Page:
In their drive to resist President Donald Trump, Democrats so far have put a lot of political eggs into one basket: immigration. Their strident defense of immigrants past, present and future certainly satisfies the base — but it's a strategic mistake that can only lead to electoral disappointment.
Let's recall why Trump won in November. He is the first president since 1876 to lose the popular vote by more than 2 percent and still win an electoral college majority. He did so by winning five swing states — Florida, North Carolina, Pennsylvania, Michigan and Wisconsin — with less than 50 percent of the vote. In each case, he attracted large numbers of whites without a college degree who had voted for President Barack Obama twice. Meanwhile, many Republicans who had voted for Sen. John McCain and former Gov. Mitt Romney threw their votes away on write-ins or third-party candidates rather than vote for Hillary Clinton.
If Democrats want to win again, they must do one of two things: Attract back the Obama-Trump voter or win over the Romney-non-Trump voter. Their protestations against border security and the travel ban are not likely to do either.
Surveys show that Obama-Trump blue-collar voters like Trump's anti-immigration stance. These voters are likely to have felt competition from immigrants legal and illegal, and they want that competition to stop. Even though many of these voters agree with Democrats on traditional economic issues like taxes and entitlement spending, their primary concern now is to protect their livelihoods and standard of living by reducing competition from foreigners living at home and abroad.
Loud opposition to Trump's immigration policies reminds those voters every day why they no longer feel at home in today's Democratic Party.
Wavering Romney-McCain Republicans, for their part, may be sympathetic to the plight of economic migrants, but are quite possibly worried about terrorism. By just saying "no" to Trump's travel bans, the Democrats give nothing to the Republican or GOP-leaning independent who wants a more balanced attitude.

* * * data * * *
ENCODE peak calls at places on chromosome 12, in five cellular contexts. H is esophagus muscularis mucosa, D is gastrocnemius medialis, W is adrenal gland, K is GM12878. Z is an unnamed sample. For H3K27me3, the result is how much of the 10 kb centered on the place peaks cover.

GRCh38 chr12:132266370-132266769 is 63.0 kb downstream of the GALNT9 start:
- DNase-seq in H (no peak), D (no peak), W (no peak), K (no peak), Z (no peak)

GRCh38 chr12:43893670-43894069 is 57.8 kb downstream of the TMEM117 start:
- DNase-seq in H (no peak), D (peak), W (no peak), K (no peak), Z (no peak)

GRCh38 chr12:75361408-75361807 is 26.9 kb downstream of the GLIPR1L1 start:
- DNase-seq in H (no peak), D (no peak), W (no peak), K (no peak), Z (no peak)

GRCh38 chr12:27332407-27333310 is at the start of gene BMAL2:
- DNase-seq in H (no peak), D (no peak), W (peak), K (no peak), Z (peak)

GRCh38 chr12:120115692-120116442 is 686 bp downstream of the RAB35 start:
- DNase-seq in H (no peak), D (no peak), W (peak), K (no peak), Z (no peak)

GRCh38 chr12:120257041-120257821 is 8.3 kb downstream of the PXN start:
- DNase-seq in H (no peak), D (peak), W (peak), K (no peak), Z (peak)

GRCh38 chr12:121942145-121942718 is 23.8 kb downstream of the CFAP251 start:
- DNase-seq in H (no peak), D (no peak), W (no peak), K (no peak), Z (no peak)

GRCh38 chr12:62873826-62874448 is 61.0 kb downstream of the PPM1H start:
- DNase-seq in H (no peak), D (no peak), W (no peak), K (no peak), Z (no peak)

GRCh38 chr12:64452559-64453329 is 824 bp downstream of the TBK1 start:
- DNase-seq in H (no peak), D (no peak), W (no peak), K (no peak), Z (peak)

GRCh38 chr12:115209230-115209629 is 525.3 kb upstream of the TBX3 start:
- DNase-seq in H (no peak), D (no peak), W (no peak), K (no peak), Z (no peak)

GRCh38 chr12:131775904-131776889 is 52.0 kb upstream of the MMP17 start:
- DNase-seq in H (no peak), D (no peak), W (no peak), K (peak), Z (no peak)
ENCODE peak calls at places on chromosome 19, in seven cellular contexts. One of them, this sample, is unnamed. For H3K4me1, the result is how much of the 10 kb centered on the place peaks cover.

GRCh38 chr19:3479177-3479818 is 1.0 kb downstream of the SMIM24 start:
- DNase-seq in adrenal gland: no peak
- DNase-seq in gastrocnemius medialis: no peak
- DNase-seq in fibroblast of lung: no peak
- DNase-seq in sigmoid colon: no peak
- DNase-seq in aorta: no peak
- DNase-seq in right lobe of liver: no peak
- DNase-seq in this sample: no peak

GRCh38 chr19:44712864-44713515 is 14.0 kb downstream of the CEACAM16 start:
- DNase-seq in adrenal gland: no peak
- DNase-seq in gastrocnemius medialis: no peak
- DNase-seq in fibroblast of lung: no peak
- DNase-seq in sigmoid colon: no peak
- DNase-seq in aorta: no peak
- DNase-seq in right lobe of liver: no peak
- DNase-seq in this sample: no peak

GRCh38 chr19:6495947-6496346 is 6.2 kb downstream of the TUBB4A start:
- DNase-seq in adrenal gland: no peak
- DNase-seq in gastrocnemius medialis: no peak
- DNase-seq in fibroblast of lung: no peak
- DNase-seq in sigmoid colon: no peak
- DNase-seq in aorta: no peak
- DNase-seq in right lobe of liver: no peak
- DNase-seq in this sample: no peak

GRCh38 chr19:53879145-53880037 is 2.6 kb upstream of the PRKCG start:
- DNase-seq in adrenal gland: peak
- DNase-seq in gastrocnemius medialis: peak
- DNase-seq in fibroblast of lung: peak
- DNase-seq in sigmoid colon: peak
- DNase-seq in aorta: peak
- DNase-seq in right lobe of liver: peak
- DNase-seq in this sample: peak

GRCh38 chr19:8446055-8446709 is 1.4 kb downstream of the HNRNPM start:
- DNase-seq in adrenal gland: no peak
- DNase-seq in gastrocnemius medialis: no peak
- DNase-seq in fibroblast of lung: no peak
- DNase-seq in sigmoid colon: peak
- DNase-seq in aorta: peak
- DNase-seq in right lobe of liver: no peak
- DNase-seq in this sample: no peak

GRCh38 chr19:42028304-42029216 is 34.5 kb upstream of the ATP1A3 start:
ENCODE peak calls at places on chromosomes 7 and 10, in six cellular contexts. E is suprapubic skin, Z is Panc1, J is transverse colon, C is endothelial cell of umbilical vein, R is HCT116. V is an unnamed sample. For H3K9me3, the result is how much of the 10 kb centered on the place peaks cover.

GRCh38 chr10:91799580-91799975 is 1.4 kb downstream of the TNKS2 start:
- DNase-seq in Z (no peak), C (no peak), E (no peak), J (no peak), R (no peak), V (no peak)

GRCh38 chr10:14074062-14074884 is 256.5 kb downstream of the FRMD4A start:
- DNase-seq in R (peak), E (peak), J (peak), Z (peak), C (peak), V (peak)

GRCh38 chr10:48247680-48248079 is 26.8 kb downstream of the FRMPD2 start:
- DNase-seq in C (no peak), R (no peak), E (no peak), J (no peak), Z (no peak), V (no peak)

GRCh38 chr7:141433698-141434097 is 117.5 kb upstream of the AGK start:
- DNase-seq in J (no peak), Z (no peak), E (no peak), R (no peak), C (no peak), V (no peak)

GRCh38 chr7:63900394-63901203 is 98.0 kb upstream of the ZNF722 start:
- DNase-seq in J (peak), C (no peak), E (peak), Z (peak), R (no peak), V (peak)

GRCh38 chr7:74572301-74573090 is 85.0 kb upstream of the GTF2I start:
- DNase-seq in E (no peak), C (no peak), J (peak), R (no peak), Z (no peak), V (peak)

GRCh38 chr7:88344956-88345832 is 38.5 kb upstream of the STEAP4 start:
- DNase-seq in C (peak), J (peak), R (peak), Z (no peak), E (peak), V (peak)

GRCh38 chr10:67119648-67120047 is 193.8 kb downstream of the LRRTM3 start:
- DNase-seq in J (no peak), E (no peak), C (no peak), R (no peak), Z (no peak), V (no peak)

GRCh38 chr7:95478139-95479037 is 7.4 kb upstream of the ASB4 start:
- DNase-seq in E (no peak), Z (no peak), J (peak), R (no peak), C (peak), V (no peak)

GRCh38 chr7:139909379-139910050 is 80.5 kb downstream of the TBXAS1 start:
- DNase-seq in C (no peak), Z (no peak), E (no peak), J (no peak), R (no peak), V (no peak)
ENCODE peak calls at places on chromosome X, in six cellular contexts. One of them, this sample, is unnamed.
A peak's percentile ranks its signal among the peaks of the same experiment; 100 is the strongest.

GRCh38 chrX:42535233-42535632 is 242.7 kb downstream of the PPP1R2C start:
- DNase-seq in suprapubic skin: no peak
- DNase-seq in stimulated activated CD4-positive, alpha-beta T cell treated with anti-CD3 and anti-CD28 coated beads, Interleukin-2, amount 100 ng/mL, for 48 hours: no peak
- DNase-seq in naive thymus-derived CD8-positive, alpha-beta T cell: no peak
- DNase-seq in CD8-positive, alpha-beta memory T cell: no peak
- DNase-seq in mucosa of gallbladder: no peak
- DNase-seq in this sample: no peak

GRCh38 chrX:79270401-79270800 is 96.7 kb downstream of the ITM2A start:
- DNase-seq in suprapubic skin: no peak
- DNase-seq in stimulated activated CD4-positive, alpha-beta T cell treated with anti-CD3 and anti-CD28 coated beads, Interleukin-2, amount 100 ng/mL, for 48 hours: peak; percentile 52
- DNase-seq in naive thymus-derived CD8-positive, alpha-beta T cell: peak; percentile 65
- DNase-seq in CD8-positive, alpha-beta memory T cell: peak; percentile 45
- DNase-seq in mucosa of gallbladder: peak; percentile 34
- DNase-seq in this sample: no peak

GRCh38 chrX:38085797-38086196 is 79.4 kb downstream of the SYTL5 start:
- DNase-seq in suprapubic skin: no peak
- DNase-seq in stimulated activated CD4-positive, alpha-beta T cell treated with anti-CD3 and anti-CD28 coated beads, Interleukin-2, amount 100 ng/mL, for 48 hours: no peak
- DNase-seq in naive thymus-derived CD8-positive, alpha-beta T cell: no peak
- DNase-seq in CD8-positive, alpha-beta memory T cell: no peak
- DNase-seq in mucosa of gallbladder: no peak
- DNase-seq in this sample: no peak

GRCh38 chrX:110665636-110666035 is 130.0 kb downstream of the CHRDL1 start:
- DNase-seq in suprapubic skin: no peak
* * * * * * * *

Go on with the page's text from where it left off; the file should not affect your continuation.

The Democratic Party approach, such as it is, is anything but balanced. In the party's 2016 platform, immigration enforcement is at best an afterthought. The platform emphasizes a path to citizenship, reuniting families and ensuring that as few current immigrants as possible are removed from the country. It also denounces Trump's proposed religious test for immigration as well as what it called his "vilification of Muslims."
While a platform is not binding, the party's behavior since Inauguration Day suggests that it accurately expresses Democrats' sentiments. Everything the party and its leaders in Congress have done since the inauguration simply restates these beliefs without modification.
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It seems Democrats remain stuck in the rut that led them to electoral disaster in the first place. Firmly convinced that Middle America shared their fear and loathing of Trump, the party ran one of the most issue-free campaigns in modern history. In paid ads, campaign stops and in the debates, Clinton rarely gave people who weren't already committed Democrats or progressives a reason to vote for her. That failure explains the most telling and unexpected result on Election Day: Trump beat Clinton handily among the 18 percent of Americans who told exit pollsters they disliked both candidates.
Democrats are either unwilling to see the truth or unable to acknowledge it: They cannot win back the presidency without attracting people who disagree with some of their views. Doing that does not mean singing the same old songs louder and more clearly.
When it comes to immigration, Democrats need to ask themselves some hard questions. Can they acknowledge that the large number of immigrants in the country illegally, many of whom are relatively unskilled, gives rise to economic competition that harms job and wage prospects for voters who used to be part of their base?
Can they be pro-Muslim immigration without being blind to the fact that the very few Muslim immigrants inclined to terror can undermine public tolerance with just a few fatal attacks?
Can they admit that one can have concerns about either type of migrant without being prejudiced or racist — that there might just be some rational reason for Americans to be wary of a lax or overly trusting approach to immigration?
If Democrats can entertain and act on these thoughts, then they can begin the hard work of uniting the anti-Trump majority into a political majority. If they cannot, their resistance will be futile.
Henry Olsen is a senior fellow at the Ethics and Public Policy Center. He is the author of the forthcoming book, "The Working Class Republican: Ronald Reagan and the Return of Blue Collar Conservatism." He wrote this for the Los Angeles Times.